TiltReviewed By Jay Seaver
Posted 07/16/17 00:25:24
SCREENED AT THE 2017 FANTASIA INTERNATIONAL FILM FESTIVAL: Brace yourself, world - we're in for a fair amount of "electing Donald Trump as President is a sign of something badly wrong with America" movies, and while we've brought this upon ourselves, I still think it's fair to hope for something a little more interesting than "Tilt". Writer/director Kasra Farahani seems to have a good idea of what he wants to get across and how, but (as will often be the case where wrestling with these themes is concerned) recognizing the issues does not necessarily mean being clear on what to do next.Of course, to be fair, Joseph Burns (Joseph Cross) looks kind of frantic when we first see him, before he and wife Joanne (Alexia Rasmussen) return to Los Angeles from a Hawaii vacation and start seeing a lot of news coverage of the Trump campaign. Getting back to normal for him means working on his new documentary on how the so-called golden age of the 1950s was an illusion; she is working long shifts as a nurse because the hospital is understaffed, while also studying for the MCAT and a couple months pregnant. As the days pass, though, Joe is getting more erratic - he sees an elderly Japanese tourist everywhere, googles the name "Chusuke Hasegawa" incessantly, and going on walks later and later at night, all while seeming quite detached from the idea of becoming a father.
As the movie goes on, the pressure from Jo for Joe to get a more regular job, and as he resists and sometimes seems to self-sabotage, a certain clarity about the movie's themes emerges: Joe may say all the right liberal things about how wealth has concentrated at the top, but he is at heart still pretty much a white guy who feels entitled to whatever he wants, even if it means pursuing this documentary despite the schedule his wife will soon no longer be able to keep, or giving the African-American folks he might encounter in the street a wide berth, or feeling free to intimidate someone almost completely randomly. Farahani establishes this material nicely - an early moment where Joe seems to anticipate his wife hitting her head on a cabinet door, for instance is crystal-clear but also easily ignored, an early harbinger of just what lurks within him.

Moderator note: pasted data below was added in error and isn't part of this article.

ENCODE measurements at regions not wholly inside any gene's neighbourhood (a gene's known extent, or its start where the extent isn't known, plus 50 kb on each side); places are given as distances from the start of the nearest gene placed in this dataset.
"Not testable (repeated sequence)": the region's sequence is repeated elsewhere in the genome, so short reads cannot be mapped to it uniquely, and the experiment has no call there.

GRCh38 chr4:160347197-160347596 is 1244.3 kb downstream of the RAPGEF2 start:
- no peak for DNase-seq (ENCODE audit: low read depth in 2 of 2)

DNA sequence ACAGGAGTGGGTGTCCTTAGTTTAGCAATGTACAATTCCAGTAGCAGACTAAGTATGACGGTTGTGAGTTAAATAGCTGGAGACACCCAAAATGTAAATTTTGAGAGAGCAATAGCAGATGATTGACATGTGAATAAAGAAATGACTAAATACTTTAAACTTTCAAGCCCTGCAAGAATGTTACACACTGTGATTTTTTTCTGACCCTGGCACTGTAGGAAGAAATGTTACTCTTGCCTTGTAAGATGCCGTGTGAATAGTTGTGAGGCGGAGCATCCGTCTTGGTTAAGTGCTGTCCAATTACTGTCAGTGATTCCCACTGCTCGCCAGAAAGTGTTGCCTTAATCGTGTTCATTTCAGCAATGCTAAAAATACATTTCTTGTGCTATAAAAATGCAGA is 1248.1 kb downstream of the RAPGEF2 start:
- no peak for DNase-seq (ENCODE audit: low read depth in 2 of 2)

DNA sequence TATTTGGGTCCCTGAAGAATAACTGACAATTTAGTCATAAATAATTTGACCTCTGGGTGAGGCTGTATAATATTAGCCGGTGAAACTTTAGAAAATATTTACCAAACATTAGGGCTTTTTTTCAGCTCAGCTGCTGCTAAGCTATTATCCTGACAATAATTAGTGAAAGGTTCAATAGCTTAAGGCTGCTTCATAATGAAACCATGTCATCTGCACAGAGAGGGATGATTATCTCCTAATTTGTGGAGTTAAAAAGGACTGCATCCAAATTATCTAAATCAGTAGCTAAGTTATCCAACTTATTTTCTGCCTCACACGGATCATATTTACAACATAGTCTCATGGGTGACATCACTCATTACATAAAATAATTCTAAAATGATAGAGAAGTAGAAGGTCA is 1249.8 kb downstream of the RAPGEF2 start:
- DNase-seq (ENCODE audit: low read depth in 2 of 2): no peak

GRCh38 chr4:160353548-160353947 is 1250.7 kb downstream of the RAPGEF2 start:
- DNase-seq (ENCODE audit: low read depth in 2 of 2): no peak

Joseph Cross gives a nicely non-twitchy performance as his namesake, balancing simple creepiness with a certain amount of horror during moments of self-awareness; he's nervous and guilty about his malevolence, not quite sure whether he's going to accept that this may be in him or not. He's countered nicely by Alexia Rasmussen as Joanne, who is witty and sensible and delightfully human in how she makes being genuinely in love with her husband, telling him to get it together, and feeling guilty about it feel like the same person on different days rather than just what the plot needs right now.
For all that Farahani seems to have a clear idea of what he wants to say and some real skill in doing so on film - he sets a lot of pivotal, tense scenes in the Burns' cramped kitchen and gives the city at night a very different character than daytime, with Lucas Putnam's score adding some creepiness. Unfortunately, it sometimes feels like adding ominous music to b-roll is the entirety of how Farahani and co-writer Jason O'Leary are going to move this forward; once they establish that Joe feels trapped and is capable of terrible things, what comes after hints at escalation but doesn't feel particularly attached to him, and crucial bits are kept off-screen, from what happened in Hawaii to where he is before the last couple of scenes. Things which seem like they should be important recur but never come to much.There's more to "Tilt" than a lot of "mild-mannered guy has a particularly dark dark side" movies, but not quite enough to make for a great one. As much as it may often be good use of the horror toolset for looking at society, it isn't particularly thrilling, and just because you can see what the filmmakers are going for doesn't mean you feel it.
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